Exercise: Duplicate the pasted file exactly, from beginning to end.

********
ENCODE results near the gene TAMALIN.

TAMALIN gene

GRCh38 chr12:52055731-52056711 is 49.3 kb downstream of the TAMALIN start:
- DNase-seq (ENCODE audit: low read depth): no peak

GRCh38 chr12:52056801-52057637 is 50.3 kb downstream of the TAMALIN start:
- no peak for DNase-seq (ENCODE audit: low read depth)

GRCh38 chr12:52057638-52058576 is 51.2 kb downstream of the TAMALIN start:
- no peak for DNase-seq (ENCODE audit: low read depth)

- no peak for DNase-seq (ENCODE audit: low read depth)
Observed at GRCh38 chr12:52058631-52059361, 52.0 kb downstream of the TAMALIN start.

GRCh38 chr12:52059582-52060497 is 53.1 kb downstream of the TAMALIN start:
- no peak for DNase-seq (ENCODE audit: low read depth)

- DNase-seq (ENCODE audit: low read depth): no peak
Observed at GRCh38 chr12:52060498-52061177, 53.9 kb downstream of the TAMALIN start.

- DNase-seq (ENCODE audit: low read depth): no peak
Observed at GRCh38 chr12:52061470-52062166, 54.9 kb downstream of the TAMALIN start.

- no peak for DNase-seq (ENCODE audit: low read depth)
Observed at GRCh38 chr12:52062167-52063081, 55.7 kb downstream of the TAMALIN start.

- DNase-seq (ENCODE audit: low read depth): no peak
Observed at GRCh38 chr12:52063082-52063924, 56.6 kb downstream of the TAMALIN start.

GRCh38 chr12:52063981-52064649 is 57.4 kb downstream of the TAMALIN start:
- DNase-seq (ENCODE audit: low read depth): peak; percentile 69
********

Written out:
ENCODE results near the gene TAMALIN.

TAMALIN gene

GRCh38 chr12:52055731-52056711 is 49.3 kb downstream of the TAMALIN start:
- DNase-seq (ENCODE audit: low read depth): no peak

GRCh38 chr12:52056801-52057637 is 50.3 kb downstream of the TAMALIN start:
- no peak for DNase-seq (ENCODE audit: low read depth)

GRCh38 chr12:52057638-52058576 is 51.2 kb downstream of the TAMALIN start:
- no peak for DNase-seq (ENCODE audit: low read depth)

- no peak for DNase-seq (ENCODE audit: low read depth)
Observed at GRCh38 chr12:52058631-52059361, 52.0 kb downstream of the TAMALIN start.

GRCh38 chr12:52059582-52060497 is 53.1 kb downstream of the TAMALIN start:
- no peak for DNase-seq (ENCODE audit: low read depth)

- DNase-seq (ENCODE audit: low read depth): no peak
Observed at GRCh38 chr12:52060498-52061177, 53.9 kb downstream of the TAMALIN start.

- DNase-seq (ENCODE audit: low read depth): no peak
Observed at GRCh38 chr12:52061470-52062166, 54.9 kb downstream of the TAMALIN start.

- no peak for DNase-seq (ENCODE audit: low read depth)
Observed at GRCh38 chr12:52062167-52063081, 55.7 kb downstream of the TAMALIN start.

- DNase-seq (ENCODE audit: low read depth): no peak
Observed at GRCh38 chr12:52063082-52063924, 56.6 kb downstream of the TAMALIN start.

GRCh38 chr12:52063981-52064649 is 57.4 kb downstream of the TAMALIN start:
- DNase-seq (ENCODE audit: low read depth): peak; percentile 69